In addition, the German Government is also examining possible mergers in order to avoid market concentration. As set out in the hart-Scott-Rodino Antitrust Improvements Act, large companies seeking to merge must first notify the Federal Trade Commission and the Antitrust Division of the Department of Justice before entering into a merger.  These authorities then first assess the proposed concentration by defining the market and then determining the market concentration on the basis of the Herfindahl-Hirschman Index (HHI) and the market share of each company.  The government is trying to prevent a company from developing market power that, if left unchecked, could lead to monopoly power.  Antitrust lawyers cooperate with extensive but structured and identifiable jurisprudence. They can also contribute to a sustainable evolution of case law. Finally, antitrust lawyers can also act as lawyers and lobbyists on behalf of companies when attempting to amend or supplement existing antitrust laws. Many antitrust lawyers find the field mentally challenging and personally rewarding. Remedies for violations of U.S. antitrust laws are as broad as any fair remedy a court has the power to seek, and it can also impose penalties. If private parties have suffered enforceable damage, they may seek compensation. Under the Sherman Act of 1890§7, these can be tripled, a measure to encourage private litigation to enforce laws and act as a deterrent. The courts may impose sanctions under §§ 1 and 2, which depend on the size of the company or enterprise.
In their inherent jurisdiction to prevent violations in the future, the courts have further exercised the power to divide the companies into competing parties between different owners, although this remedy has rarely been exercised (e.g., Standard Oil, Northern Securities Company, American Tobacco Company, AT&T Corporation, and, albeit on appeal, Microsoft). Three levels of enforcement come from the federal government, primarily through the Department of Justice and the Federal Trade Commission, state governments, and private parties. Public enforcement of antitrust laws is considered important given the cost, complexity and daunting task for private parties, of litigation, especially against large corporations. Well-understood antitrust laws aim to deal with this market contradiction. In particular, they prohibit any abusive monopoly or any attempt to obtain a monopoly by an abusive means, that is to say, a monopoly obtained, maintained or attempted by an undertaking which intentionally destroyed its competitors or attempted to destroy them by employing anti-competitive tactics the sole or real aim of which was to harm competing undertakings. Antitrust laws also prohibit dominant companies from colluding to enforce unfair trading practices that tend to undermine “meritocracy” in any market they want to dominate or dominate through inappropriate practices. These laws also prohibit certain types of recognized commercial fraud, which by their very nature are designed to destroy competition in the market in which they are employed (the most notable culprits are bid-fixing, price-fixing and horizontal market sharing). The Sherman Act is the revolutionary law that prohibits antitrust behavior.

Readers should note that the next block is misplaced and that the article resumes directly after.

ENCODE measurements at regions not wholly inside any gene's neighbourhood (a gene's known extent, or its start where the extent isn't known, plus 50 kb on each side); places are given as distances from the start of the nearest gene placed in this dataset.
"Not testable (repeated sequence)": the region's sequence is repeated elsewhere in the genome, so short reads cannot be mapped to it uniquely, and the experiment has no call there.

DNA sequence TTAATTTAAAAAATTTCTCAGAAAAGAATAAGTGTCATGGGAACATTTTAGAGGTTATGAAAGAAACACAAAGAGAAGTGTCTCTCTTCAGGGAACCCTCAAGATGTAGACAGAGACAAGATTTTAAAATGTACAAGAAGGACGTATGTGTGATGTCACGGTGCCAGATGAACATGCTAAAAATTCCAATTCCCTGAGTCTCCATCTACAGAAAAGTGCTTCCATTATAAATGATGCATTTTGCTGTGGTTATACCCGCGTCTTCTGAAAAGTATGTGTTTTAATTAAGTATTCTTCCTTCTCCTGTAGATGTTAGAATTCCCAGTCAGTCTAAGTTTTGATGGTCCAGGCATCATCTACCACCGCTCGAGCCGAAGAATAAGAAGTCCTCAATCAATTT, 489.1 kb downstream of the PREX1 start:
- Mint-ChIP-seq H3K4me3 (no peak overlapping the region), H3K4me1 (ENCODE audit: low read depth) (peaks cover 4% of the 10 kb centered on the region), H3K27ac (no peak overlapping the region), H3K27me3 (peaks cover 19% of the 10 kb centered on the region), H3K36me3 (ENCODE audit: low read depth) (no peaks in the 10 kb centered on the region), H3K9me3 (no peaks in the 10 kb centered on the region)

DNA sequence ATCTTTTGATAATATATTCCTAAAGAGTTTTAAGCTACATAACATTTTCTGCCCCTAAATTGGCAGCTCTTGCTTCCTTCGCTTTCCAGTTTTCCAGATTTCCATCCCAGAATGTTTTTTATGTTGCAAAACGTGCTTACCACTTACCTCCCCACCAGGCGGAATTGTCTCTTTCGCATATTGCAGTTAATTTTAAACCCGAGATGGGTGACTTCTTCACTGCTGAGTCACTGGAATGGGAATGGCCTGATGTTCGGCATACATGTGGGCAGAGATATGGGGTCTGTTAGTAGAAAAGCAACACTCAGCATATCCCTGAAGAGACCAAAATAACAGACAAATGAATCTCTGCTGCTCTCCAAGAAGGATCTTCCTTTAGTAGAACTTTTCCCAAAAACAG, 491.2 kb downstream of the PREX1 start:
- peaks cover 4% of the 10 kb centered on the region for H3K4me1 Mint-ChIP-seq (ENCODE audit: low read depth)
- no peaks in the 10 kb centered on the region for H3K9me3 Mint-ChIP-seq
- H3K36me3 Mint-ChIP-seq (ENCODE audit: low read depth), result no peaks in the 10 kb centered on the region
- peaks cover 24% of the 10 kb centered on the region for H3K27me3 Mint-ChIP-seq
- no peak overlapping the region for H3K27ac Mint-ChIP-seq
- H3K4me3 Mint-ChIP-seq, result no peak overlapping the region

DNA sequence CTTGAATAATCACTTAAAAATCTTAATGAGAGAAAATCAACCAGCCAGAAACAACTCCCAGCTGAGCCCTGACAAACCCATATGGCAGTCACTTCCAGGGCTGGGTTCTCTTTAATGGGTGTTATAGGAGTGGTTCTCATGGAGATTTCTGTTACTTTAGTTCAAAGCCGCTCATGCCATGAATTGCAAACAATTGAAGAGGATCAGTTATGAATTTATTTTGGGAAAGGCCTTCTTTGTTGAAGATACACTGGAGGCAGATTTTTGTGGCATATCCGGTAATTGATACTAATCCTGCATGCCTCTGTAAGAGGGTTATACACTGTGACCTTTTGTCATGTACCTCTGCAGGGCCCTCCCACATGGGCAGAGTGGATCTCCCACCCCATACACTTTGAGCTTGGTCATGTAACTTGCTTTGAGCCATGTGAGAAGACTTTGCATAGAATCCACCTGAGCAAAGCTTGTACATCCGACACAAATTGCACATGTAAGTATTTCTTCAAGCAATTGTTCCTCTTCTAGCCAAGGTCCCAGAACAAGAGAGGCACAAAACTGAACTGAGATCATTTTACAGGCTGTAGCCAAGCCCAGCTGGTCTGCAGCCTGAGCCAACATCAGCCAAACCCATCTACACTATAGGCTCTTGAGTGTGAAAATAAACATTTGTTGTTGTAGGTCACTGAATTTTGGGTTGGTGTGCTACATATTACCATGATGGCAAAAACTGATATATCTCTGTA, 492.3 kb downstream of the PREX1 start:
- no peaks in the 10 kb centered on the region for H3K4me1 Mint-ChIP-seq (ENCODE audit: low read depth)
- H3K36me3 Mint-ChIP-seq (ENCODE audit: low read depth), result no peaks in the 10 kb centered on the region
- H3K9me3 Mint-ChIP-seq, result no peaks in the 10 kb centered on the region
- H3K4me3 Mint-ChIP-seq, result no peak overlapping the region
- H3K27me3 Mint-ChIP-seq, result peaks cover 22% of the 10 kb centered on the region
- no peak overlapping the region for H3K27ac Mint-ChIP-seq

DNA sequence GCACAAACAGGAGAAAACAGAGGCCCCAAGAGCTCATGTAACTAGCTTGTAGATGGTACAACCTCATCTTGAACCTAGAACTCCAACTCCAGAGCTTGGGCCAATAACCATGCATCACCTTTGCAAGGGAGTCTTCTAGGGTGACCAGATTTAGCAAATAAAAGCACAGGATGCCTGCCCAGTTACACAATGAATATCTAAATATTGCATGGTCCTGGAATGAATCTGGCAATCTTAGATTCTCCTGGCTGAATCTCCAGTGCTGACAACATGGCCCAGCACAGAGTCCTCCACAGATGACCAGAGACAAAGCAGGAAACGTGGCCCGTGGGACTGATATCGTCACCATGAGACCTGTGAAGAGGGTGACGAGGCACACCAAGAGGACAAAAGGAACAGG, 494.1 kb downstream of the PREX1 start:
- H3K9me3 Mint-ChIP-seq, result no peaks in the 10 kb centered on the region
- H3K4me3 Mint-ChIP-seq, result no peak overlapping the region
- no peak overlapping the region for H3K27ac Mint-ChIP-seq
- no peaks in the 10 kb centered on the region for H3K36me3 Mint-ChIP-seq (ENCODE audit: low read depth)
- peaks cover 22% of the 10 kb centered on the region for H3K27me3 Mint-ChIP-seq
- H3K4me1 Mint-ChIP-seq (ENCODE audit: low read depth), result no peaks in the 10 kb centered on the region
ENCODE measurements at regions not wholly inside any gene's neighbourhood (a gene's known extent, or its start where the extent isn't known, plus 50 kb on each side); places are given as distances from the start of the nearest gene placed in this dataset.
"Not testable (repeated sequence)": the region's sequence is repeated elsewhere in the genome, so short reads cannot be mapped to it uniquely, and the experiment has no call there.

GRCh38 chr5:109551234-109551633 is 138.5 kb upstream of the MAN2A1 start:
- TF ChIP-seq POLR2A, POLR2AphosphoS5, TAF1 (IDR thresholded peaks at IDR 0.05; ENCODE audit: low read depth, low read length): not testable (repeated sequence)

Courts can apply civil or criminal penalties, which can go up to 10 years in prison and a $1 million fine for each violation. Businesses can face a fine of up to $100 million. They can also expect a fine equal to twice the profits they have made from the illegal activity. The Clayton Act is an antitrust law that followed shortly after the Sherman Act and specifically identified certain prohibited behaviors. For example, the Clayton Act prohibits a mixed board of directors when a person makes business decisions for two or more competing companies. Specifically, antitrust laws serve to control and remedy the misappropriation and abuse of dominant positions. In particular, these laws prohibit two categories of conduct: (1) monopolization – that is, the application of “anti-competitive measures” to acquire, maintain or extend monopoly power in a given market; and 2) illegal trade restrictions – that is, conduct undertaken jointly by two or more independent actors that unfairly removes “performance competition” in a given market, resulting in higher prices, lower performance, lack of innovation or loss of choice. An example of behavior prohibited by antitrust laws is lowering the price in a specific geographic area to crowd out competition.